The 16th anniversary of UN resolution 1325 is around the corner; and every year, we share the stories and experiences of women peacebuilders in fragile and conflict-affected countries. This time, we talk with Inas Miloud, Leading Coordinator of the Libyan 1325 Network. She reminds us that peace and security is not just about stopping bullets, but about an inclusive society in which both men and women have the same opportunities and voice.
‘5 years after Kaddafi’s death: Libya worse than ever’ the news headlines state. Though a UN Peace Agreement was signed in December 2015, the fighting in parts of Libya still continues. A new national unity government rules in Tripoli, but with militias and IS fighting over the peace agreement’s implementation, and their own interests, the country is still in a bad state: politically, economically and socially.
In Tripoli, I am always expecting to die at any moment.
When war is your everyday life
At first glance, Inas Miloud (26) seems not much affected by the turmoil: “It’s amazingly quiet now in Tripoli, where I live. I am not affected by what happens in other parts of Libya.” But then, she qualifies her words: “I have started to normalize the war experience.”
Nothing is ever normal when it comes to war: “Me living my life in Tripoli, I am always expecting to die at any moment. This is the same for anyone in Libya, I guess. When I hear a fight happening, my reaction to it is very calm. I always try to be aware of that when I talk about the situation here. But it’s very difficult and challenging, for sure. Especially considering the fact that I am a woman, and a young woman too.”
Since its establishment in 2014, Inas has been Leading Coordinator of the 1325 Network in Libya (founded by Cordaid partner Maan Nabneeha or ‘Together we Build it’), a network that raises awareness about women, peace and security, rallies together civil society and activists around a common flag, and monitors the implementation of UNSCR 1325 in Libya.
Of course I am powerful and there are so many powerful women out there.
It’s not always easy for a young woman to get a foothold in a male-dominated society. At just 26, she frequently trains and works with men and women twice her age: “Being a woman affects how I am being observed. The public opinion considers us powerless.” Not Inas, though: “Of course I am powerful and there are so many powerful women out there.”
But privileges for women are lacking: “When I need a document for my driver’s license, I have to bring my father. I am not allowed to go to certain places alone without a male companion. I can go outside in the morning, but have to be back before the evening, as I should not be outdoors at night. Yet, my brother can do all these things.”
Cordaid supports the 1325 Network for Libya as partner in the Dutch National Action Plan on 1325. Only a week ago, the partners in Libya were awarded 2 million euros by the Dutch Ministry of Foreign Affairs for their advocacy and awareness-raising work. What is the success of Inas’ approach?
Women are both a vulnerable group and important actors in peacebuilding.
“Our first step is always advocacy. We talk about the reasons why women should be part of society and peacebuilding, we raise awareness about gender roles and we engage supporters. Every time people hear us, they ask: why focus on women within peace and security? It affects all of society, not only women. We try to explain that women are both a vulnerable group and important actors in peacebuilding.”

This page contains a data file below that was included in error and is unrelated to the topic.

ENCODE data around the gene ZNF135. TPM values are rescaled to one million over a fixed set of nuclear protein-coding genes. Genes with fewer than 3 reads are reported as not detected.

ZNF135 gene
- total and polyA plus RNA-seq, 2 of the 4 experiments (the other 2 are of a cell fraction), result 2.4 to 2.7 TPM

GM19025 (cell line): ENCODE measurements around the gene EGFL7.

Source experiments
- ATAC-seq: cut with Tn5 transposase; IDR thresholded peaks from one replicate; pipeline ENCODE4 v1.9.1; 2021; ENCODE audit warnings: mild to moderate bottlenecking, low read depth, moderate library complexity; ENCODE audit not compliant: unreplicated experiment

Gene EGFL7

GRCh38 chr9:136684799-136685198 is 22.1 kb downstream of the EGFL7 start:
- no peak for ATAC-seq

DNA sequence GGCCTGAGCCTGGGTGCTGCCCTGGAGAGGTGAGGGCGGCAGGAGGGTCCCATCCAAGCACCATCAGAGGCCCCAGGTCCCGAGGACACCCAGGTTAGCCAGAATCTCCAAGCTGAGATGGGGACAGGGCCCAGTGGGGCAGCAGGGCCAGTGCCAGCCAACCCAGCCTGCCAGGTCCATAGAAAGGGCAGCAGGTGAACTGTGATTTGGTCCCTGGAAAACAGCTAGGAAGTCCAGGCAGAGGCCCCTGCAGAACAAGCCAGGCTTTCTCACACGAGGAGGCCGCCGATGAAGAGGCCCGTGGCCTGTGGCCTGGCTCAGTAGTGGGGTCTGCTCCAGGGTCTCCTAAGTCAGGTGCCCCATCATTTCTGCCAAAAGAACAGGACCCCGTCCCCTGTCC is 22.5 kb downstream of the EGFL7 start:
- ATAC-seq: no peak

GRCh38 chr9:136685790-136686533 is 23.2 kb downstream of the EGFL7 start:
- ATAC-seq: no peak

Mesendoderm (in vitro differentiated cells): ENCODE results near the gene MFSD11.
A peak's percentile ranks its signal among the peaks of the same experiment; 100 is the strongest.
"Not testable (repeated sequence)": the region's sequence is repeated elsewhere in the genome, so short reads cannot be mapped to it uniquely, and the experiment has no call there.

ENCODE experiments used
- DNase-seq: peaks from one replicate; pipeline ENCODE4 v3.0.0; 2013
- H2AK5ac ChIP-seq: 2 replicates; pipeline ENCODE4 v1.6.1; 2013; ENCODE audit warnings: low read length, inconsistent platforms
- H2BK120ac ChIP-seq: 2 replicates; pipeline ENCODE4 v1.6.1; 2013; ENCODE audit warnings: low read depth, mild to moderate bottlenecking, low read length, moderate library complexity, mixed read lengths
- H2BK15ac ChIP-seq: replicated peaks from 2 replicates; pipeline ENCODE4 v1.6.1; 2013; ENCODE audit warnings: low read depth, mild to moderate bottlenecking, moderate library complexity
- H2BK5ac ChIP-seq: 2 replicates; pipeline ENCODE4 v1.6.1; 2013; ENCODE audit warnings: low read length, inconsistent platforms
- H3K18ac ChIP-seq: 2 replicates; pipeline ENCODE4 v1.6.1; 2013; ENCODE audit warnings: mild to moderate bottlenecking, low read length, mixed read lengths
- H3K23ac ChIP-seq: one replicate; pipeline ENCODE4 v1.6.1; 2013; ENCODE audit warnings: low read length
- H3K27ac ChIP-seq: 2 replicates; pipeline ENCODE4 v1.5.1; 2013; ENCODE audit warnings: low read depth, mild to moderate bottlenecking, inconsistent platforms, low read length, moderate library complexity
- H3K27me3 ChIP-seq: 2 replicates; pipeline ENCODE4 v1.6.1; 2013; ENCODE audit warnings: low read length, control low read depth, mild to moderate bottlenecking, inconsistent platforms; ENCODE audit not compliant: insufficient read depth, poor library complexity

Continuing: “The second step is showing life examples, to engage people in the conversation. You see the change in people when people they respect speak out and show their support. Once we had a workshop in the mountains, and people were challenging my perspective; but then a respected old man stated his support, and I was successful in gaining the attendants’ trust. Women started sharing their examples, and the workshop really took off.”
Creating a platform for sharing
“Women, peace and security is not just about quota for women joining the police force, contrary to what many seem to think. It is also women going to schools, ensuring that work is sustainable. It is about formal spaces like community meetings where women can express their views. And that is the third: creating a platform where 1325 actors can share experiences, rural (indigenous) and urban women together, and where they can act upon Resolution 1325. That is what we do.”
The media forget to look at Libya’s history. This country has only ever known 41 years of peace; and it was a negative kind of peace.
The true nature of peace
What is peace, when it comes to comparing the situation of women now and before? “When the media say that the country may have been better off during the Kaddafi era, they forget to look at Libya’s history. This country has only ever known 41 years of peace; and it was a negative kind of peace with lots of violence against civilians, especially against women. There were female soldiers, granted, but there was no platform for them.”
Inas speaks resolutely: “I don’t want to compare now and five years ago. Yes, our economy is bad, there’s little security, we’ve had to say goodbye to lost loved ones. But the resistance, the power of hope, continues to inspire me. It’s unbelievable! I still have huge hopes for Libya.”
> Are you in New York for the 16th anniversary of Resolution 1325? Then subscribe to our 26 Oct panel discussion ‘From Local Action to Global Change’ and hear more of Inas’ experiences and best practices!
> Cordaid launches a Handbook on Integrating Gender, Peacebuilding and Statebuilding. Download here!